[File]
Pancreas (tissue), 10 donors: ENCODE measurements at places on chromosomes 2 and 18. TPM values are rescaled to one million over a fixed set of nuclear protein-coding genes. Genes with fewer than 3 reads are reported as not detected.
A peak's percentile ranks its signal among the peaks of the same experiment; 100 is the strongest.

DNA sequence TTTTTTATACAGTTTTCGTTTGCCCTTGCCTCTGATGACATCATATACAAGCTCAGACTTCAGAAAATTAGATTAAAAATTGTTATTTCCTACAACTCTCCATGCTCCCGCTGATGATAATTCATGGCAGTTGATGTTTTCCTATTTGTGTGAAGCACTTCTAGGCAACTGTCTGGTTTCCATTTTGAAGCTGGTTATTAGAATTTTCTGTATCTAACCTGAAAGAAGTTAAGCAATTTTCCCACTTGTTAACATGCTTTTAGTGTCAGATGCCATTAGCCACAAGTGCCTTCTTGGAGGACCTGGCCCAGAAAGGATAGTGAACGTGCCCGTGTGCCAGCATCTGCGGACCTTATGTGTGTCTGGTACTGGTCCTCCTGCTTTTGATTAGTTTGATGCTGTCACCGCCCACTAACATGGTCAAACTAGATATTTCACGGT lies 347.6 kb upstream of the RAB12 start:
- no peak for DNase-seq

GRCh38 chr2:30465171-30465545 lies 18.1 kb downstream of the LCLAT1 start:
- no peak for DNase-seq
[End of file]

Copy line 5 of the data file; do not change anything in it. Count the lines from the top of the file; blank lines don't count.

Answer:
GRCh38 chr2:30465171-30465545 lies 18.1 kb downstream of the LCLAT1 start: